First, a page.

When Hull was announced as the UK’s City of Culture for 2017, it triggered a wave of jibes about its cultural and socio-economic credentials. As the year draws to a close can the city build on its “one Hull of a year” and have the last laugh?
Hull is a city out on a limb, sandwiched between the end of a motorway and the North Sea. Until this year it was not generally thought of as a beacon of the arts, or as a tourist destination.
Flick through the pages of the Lonely Planet’s 2003 edition guidebook on Great Britain and you will find descriptions such as “a gruff no-nonsense feel” and “lacking in overt charm”.
But the latest edition strikes a different note, applauding new attractions such as The Ferens Art Gallery, the historic Old Town district and The Deep aquarium.
“Hull’s image has definitely changed,” said David Else, travel writer for the tourism tome.
“While Hull isn’t quite topping ‘must-visit’ lists for England just yet, it’s definitely seen an increased profile and offers more to visitors than it did a decade ago.”
Among those impressed by the city are American brothers Marko and Alex Ayling. Known online as the Vagabrothers, the travel vloggers made a video about Hull for their YouTube channel, which has nearly 500,000 subscribers.
Alex confesses the pair had not previously heard of the city until they were invited by the Visit Britain tourism board.
Unexpectedly, Marko compares Hull’s transformation to the Spanish city of Bilbao – where Frank Gehry’s Guggenheim Museum kick-started a cultural renaissance – and said it had a similar reputation and industrial aesthetic.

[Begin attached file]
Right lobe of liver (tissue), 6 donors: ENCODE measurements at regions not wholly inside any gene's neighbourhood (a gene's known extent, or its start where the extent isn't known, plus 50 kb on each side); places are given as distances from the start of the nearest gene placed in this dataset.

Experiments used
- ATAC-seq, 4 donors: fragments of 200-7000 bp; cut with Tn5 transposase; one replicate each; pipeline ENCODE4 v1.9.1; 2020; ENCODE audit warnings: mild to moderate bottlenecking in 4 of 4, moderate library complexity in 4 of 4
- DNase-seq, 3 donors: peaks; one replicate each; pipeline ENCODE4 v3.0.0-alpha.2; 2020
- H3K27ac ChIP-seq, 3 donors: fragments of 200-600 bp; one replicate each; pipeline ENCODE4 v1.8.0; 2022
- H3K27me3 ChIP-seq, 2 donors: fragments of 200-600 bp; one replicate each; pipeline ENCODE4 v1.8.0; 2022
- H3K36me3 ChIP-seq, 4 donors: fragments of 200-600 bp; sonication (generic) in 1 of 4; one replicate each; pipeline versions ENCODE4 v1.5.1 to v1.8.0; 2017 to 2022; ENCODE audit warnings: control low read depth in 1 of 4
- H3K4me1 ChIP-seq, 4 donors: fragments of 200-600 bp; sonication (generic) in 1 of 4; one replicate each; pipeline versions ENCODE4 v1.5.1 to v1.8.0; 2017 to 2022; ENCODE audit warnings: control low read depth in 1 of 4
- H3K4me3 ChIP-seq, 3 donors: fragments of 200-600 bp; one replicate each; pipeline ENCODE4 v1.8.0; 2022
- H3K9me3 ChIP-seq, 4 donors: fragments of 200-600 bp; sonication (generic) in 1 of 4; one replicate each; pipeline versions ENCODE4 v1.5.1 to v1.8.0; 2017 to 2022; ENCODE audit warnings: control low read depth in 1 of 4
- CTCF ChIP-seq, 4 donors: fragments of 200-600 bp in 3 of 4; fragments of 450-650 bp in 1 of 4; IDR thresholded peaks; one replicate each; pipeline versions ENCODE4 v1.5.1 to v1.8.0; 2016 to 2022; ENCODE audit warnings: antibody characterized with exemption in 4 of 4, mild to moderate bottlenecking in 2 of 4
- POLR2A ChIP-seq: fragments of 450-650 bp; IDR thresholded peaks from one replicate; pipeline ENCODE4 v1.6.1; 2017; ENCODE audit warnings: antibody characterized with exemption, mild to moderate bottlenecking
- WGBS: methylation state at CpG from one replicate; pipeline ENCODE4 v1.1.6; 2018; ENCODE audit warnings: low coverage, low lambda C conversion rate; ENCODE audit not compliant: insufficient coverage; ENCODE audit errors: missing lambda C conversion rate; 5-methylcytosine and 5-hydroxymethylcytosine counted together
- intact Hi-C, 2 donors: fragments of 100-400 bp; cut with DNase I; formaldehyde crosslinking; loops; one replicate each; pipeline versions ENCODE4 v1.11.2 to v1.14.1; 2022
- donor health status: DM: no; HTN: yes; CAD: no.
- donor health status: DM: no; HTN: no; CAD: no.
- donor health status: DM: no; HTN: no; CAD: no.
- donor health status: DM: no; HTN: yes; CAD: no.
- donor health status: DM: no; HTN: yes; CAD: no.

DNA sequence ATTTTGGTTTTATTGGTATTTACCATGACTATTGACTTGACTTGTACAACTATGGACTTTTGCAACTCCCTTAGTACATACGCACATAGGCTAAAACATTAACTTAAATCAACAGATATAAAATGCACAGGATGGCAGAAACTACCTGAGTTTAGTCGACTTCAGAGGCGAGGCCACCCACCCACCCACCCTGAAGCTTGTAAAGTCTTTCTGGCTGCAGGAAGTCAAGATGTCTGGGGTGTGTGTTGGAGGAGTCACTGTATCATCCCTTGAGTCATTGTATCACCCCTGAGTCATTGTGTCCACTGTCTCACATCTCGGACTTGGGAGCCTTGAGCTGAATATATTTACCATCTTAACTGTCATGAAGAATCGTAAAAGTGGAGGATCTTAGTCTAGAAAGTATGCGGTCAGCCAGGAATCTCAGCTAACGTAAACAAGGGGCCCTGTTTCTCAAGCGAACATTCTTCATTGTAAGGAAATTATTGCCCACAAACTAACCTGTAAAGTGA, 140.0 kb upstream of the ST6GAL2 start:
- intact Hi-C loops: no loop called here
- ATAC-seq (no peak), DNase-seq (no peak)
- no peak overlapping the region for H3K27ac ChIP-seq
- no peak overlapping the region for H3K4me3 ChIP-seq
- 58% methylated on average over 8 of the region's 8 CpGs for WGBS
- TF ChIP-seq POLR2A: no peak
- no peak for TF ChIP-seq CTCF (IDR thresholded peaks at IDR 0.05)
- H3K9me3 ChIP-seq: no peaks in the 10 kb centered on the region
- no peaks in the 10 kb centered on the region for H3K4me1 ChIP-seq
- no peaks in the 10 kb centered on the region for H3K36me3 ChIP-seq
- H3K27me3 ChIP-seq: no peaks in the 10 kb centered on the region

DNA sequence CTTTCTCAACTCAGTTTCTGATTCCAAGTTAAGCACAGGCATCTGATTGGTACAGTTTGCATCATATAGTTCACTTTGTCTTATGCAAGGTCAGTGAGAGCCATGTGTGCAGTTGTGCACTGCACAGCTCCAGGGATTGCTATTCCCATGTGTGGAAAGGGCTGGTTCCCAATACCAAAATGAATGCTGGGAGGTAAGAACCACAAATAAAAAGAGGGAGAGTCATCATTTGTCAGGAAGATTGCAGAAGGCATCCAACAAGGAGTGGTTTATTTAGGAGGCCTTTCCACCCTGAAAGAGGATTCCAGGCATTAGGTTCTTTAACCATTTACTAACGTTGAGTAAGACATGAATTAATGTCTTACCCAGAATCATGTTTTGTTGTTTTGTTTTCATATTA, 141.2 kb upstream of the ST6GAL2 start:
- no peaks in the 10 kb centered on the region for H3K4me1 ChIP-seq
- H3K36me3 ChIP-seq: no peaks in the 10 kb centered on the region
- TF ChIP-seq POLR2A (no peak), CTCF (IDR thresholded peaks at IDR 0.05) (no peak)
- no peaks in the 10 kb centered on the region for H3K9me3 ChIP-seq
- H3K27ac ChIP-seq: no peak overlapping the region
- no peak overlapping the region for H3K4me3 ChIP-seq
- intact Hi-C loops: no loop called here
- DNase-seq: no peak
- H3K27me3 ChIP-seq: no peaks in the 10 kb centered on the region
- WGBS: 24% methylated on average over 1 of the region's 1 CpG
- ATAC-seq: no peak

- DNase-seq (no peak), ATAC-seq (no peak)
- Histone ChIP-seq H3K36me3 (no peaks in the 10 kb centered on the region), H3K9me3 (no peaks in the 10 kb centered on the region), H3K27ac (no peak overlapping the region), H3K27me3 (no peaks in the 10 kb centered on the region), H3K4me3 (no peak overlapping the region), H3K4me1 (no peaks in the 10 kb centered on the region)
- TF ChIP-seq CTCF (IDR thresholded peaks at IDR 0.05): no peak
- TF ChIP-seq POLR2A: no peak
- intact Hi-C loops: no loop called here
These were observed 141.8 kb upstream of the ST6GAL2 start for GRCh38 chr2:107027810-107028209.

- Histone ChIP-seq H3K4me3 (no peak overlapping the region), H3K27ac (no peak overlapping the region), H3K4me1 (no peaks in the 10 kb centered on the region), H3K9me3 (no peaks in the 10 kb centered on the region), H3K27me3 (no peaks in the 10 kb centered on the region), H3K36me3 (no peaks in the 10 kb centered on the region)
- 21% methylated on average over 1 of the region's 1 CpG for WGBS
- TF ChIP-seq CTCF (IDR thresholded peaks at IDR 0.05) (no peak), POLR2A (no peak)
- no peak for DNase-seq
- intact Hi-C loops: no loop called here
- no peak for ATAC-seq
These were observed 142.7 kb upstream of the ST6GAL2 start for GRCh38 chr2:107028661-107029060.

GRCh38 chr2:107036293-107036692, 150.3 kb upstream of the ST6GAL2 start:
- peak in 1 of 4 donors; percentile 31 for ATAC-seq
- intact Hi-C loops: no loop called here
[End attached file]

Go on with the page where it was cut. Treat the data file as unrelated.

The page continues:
“We didn’t have any pre-conceptions when we visited,” Alex added.
“It wasn’t, like, a bad place to visit. When we published the video there were a lot of comments like ‘why would you visit Hull?’ and I think as a traveller and a visitor we had a really fun time.”
In front of Hull Minster, a series of City of Culture robotic installations aptly titled ‘Where Do We Go From Here?’ stand proud. It is one of 2,000 or so events and activities that has drawn 3.5m visitors to the port this year.
Across the road, 25-year-old Georgia Allenby sips on her coffee in the cafe next to the 15-bed apartment Hideout Hotel she opened back in August.
She says it has since been fully booked nearly every weekend.
“We’ve seen a massive increase in footfall just around the Old Town.
“When we first acquired the property you’d maybe get a few people wander past each day but now there’s a few each minute really.”
Ms Allenby believes too much has happened in the last year for its success to come to an abrupt halt.
“It’s going to carry on, it’s not going to be a culture hangover next year. What City of Culture has done is get people here.
“People have been staying one night, maybe two nights here and all of them are saying ‘that’s not long enough’ and ‘damn, I wish I could stay longer, I need to come back’.
“So I think we will get repeat visitors coming back again and again in the future years.”
Echoing her enthusiasm is 58-year-old Jayne Yates, store manager of Yorkshire Linen.
“It’s been amazing. Footfall has increased. We’ve had visitors from out of town who’ve come to see the events and shopped and then decided to come back shopping again, which I think is absolutely fantastic for Hull.”
She added: “I’ve been the manager for Yorkshire Linen here for 17 years and this is the first year that we’ve had to take on any extra staff for the Christmas period, so I think that says it all, that we are getting more people through the door.”
But not every business in Hull shares the same sentiment.
Standing opposite an empty department store in the heart of Hull’s shopping area is 40-year-old independent retailer, Brookes Menswear. It faces the former BHS building emblazoned with “Welcome to Hull UK City of Culture 2017”.
Shift your eyes ground-level and your sight is met with rough sleepers in the doorway.